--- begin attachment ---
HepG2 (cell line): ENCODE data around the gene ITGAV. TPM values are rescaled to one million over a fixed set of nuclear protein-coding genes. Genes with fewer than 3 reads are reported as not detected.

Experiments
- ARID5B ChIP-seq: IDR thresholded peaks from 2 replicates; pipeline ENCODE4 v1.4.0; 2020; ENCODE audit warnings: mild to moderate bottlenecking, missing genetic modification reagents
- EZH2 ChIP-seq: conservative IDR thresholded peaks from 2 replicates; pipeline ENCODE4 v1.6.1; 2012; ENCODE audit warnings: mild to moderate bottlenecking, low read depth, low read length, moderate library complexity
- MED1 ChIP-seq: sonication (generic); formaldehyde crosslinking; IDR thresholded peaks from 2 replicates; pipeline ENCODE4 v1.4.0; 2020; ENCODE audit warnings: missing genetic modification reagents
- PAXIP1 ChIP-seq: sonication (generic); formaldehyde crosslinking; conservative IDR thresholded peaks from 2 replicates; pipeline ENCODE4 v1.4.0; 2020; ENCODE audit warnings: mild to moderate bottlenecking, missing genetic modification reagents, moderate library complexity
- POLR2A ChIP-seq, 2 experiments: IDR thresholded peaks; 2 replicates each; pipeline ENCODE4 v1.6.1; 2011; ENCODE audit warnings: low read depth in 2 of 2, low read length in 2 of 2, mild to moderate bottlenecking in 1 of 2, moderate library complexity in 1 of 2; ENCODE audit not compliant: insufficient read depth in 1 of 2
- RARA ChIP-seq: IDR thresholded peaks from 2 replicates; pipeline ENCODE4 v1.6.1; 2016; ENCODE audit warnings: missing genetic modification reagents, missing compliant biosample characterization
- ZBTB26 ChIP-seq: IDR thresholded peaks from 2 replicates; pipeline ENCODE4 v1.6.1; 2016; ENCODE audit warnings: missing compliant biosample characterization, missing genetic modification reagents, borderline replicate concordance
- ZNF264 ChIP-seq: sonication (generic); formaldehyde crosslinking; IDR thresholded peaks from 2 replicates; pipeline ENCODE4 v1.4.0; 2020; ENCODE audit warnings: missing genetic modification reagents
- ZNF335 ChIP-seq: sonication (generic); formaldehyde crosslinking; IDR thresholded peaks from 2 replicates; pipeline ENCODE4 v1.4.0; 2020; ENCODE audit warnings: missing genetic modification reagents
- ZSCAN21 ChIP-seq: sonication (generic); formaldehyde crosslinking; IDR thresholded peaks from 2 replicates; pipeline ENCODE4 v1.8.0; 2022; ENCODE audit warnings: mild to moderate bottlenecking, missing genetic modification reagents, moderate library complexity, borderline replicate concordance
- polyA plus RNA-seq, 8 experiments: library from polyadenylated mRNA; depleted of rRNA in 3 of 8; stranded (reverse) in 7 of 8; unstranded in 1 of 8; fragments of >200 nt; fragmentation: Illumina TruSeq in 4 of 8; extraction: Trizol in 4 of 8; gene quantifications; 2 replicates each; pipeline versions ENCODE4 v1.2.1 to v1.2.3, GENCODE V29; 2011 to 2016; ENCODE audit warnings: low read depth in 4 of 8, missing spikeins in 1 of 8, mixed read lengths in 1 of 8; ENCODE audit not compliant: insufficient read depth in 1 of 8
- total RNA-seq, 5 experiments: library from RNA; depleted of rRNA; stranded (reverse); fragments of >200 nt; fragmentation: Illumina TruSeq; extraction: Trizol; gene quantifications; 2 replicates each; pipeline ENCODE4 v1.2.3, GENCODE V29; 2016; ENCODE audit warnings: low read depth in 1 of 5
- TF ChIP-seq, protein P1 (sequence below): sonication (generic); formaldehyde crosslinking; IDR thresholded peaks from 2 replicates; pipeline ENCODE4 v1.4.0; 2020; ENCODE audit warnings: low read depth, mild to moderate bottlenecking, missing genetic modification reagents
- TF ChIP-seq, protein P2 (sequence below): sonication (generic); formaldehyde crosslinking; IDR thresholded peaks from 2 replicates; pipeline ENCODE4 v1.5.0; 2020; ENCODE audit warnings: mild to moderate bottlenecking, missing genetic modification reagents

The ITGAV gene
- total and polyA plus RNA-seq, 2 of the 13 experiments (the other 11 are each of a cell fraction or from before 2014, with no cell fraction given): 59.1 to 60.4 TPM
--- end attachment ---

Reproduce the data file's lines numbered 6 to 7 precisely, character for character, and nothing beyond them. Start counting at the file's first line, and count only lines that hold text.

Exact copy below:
- PAXIP1 ChIP-seq: sonication (generic); formaldehyde crosslinking; conservative IDR thresholded peaks from 2 replicates; pipeline ENCODE4 v1.4.0; 2020; ENCODE audit warnings: mild to moderate bottlenecking, missing genetic modification reagents, moderate library complexity
- POLR2A ChIP-seq, 2 experiments: IDR thresholded peaks; 2 replicates each; pipeline ENCODE4 v1.6.1; 2011; ENCODE audit warnings: low read depth in 2 of 2, low read length in 2 of 2, mild to moderate bottlenecking in 1 of 2, moderate library complexity in 1 of 2; ENCODE audit not compliant: insufficient read depth in 1 of 2